Tony Dow

Tony Lee Dow (born April 13, 1945) is an American film producer, director, sculptor, and television actor. He is best known for his role in the television sitcom Leave It to Beaver, which ran in primetime from 1957 to 1963. Dow played Wally Cleaver, the elder son of June (played by Barbara Billingsley) and Ward (played by Hugh Beaumont) Cleaver, and the brother of Theodore "Beaver" Cleaver (played by Jerry Mathers).

Tony Dow
Leave It to Beaver Tony Dow 1961.jpg
Dow in 1961
Tony Lee Dow

(1945-04-13) April 13, 1945 (age 75)
Hollywood, California
OccupationActor, director, producer, sculptor
Years active1949–present

Early life and careerEdit

Dow was born in Hollywood, California, to John Stevens Dow, Jr. (1908–1987), a designer and general contractor, and Muriel Virginia Dow (née Montrose) (May 27, 1906 – April 30, 2001),[1] a stunt woman in early Westerns and Clara Bow's movie double in Hollywood. In his youth, Dow was a Junior Olympics diving champion.[2] He won the role of Wally Cleaver in Leave It to Beaver in a casting call with almost no previous acting experience.[3]

Dow continued to perform on Leave It to Beaver for six years, until the series ended in 1963. After that, he appeared on other television shows, including My Three Sons, Dr. Kildare, The Greatest Show on Earth, Never Too Young, and on five episodes of Mr. Novak in three different roles. Then, from 1965 to 1968, he served in the National Guard, interrupting his acting career. On his return to acting, he was a guest star in the television series Adam-12, Love American Style, Knight Rider, Square Pegs, The Mod Squad, The Hardy Boys, and Emergency!.[3]

During the 1970s, Dow continued acting while working in the construction industry and studying journalism and filmmaking.[4]

In 1987, he was honored by the Young Artist Foundation with its Former Child Star Lifetime Achievement Award for his role as Wally Cleaver.[5]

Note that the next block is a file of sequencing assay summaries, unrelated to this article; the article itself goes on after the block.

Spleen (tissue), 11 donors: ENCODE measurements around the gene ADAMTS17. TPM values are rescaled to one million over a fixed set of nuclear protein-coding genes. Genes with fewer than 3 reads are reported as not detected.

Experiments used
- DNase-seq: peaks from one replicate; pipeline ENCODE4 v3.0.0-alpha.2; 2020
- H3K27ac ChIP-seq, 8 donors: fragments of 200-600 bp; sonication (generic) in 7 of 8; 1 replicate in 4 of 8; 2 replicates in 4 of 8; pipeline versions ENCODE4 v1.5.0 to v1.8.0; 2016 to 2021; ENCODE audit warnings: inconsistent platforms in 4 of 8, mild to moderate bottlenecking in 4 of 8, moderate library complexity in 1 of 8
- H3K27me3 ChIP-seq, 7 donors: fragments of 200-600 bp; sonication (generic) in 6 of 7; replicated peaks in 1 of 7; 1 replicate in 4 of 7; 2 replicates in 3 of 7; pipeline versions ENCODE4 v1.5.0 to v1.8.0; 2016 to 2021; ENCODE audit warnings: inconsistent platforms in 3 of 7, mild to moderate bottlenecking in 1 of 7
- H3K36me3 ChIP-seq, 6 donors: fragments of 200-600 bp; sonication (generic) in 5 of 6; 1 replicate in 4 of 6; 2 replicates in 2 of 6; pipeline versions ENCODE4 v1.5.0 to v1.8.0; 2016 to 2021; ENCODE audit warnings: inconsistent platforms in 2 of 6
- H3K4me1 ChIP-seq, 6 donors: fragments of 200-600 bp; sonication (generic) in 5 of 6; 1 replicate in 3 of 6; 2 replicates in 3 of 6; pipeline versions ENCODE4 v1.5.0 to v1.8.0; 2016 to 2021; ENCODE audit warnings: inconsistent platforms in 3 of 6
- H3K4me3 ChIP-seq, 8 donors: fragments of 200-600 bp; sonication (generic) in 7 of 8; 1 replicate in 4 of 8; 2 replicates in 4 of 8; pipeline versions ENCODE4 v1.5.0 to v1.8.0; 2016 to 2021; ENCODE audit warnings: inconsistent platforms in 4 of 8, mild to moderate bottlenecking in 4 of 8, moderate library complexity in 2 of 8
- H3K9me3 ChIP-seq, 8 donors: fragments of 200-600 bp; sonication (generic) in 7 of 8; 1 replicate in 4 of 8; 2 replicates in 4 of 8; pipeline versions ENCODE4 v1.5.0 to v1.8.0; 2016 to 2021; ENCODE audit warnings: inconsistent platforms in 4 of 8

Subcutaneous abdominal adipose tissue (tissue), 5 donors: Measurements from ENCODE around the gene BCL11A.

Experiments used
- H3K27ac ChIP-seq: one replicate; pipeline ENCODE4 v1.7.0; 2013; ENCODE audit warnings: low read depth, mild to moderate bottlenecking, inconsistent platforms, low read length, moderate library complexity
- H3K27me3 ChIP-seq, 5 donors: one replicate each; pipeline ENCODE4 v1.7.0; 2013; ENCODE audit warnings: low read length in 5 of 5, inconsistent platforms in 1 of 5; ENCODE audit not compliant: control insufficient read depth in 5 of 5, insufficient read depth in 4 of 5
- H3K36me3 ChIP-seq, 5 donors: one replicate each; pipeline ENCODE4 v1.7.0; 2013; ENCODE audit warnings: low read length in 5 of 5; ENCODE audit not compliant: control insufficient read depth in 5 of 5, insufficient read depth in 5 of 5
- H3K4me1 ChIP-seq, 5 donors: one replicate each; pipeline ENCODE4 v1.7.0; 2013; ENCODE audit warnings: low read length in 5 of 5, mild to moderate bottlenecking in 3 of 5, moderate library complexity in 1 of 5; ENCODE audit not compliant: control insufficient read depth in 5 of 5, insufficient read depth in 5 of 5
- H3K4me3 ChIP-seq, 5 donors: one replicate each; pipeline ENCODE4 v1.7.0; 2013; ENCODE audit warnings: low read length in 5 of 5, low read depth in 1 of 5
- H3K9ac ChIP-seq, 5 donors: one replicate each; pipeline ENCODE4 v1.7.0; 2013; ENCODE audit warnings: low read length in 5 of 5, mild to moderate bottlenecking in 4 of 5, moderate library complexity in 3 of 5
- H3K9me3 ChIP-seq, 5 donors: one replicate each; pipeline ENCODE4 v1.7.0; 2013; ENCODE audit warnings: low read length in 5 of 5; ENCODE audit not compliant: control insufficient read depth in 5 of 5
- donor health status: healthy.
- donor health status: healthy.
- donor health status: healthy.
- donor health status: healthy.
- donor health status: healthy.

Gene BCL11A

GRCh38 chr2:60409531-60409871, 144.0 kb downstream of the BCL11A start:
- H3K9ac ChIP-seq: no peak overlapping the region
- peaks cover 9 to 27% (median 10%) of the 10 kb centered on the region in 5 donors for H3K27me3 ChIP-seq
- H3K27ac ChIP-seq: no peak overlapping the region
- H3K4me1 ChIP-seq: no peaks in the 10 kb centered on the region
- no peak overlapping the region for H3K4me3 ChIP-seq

Dow's most recent screen appearance was in the 2003 film Dickie Roberts: Former Child Star.[3]

In April 2019, Dow was seen promoting the Leave It To Beaver television series and other classic television series on the MeTV television network.

Behind the cameraEdit

In 1986, he wrote an episode of The New Leave It to Beaver. In 1989, he made his debut as a director with an episode of The New Lassie, followed by episodes of Get a Life, Harry and the Hendersons, Coach, Babylon 5, Crusade, and Star Trek: Deep Space Nine. He served as the visual effects supervisor for Babylon 5. In 1996, he provided visual effects for the Fox television movie Doctor Who.

Personal lifeEdit

Dow (top) with his Leave It to Beaver co-stars (L–R): Hugh Beaumont, Barbara Billingsley and Jerry Mathers, circa 1959

In the 1990s, Dow revealed that he has suffered from clinical depression. He has since starred in self-help videos chronicling this battle, including Beating the Blues (1998).[6]

Dow has become a sculptor, creating abstract bronze sculptures. He said about his work, "The figures are abstract and not meant to represent reality but rather the truth of the interactions as I see and feel them. I find the wood in the hills of Topanga Canyon and each piece evolves from my subconscious. I produce limited editions of nine bronzes using the lost wax process from molds of the original burl sculpture."[7] One of his bronze pieces was on display in the backyard garden of Barbara Billingsley, who played his mother on Leave It to Beaver. He was chosen as one of three sculptors to show at the Société Nationale des Beaux-Arts exhibition, in the Carrousel du Louvre, in Paris, France, in December 2008. He represented the United States delegation, which was composed of artists from the Karen Lynne Gallery. His abstract shown at the Louvre was titled "Unarmed Warrior", a bronze figure of a woman holding a shield.[8]

Dow married Carol Marlow on June 14, 1969 and had a son, Christopher (born 1973). The couple divorced in 1978. Dow then married Lauren Shulkind in June 1980.[9][10] They have one child and two grandchildren.

Selected filmographyEdit


Visual effectsEdit



  • The New Leave It to Beaver (one episode, 1986)



  1. ^ Profile. Accessed October 2, 2015.
  2. ^ Interviews at
  3. ^ a b c Tony Dow profile. Accessed October 2, 2015.
  4. ^ Tony Down bio Archived October 19, 2007, at the Wayback Machine.
  5. ^ "9th Annual Youth in Film Awards". Archived from the original on March 3, 2016. Retrieved March 31, 2011.
  6. ^ "Leave It to Beaver: 50 Years later"., September 19, 2007. Retrieved October 6, 2007.
  7. ^ Karen Lynne Gallery Archived March 7, 2016, at the Wayback Machine
  8. ^ "Tony Dow: From 'Leave It to Beaver' to the Louvre". Los Angeles Times, November 11, 2008.
  9. ^ "Tony Dow (Wally Cleaver): The Beaver's older brother is a man of many talents". Retrieved September 20, 2017.
  10. ^ "Who is Carol Marlow?". Omnilexica. Retrieved September 20, 2017.

External linksEdit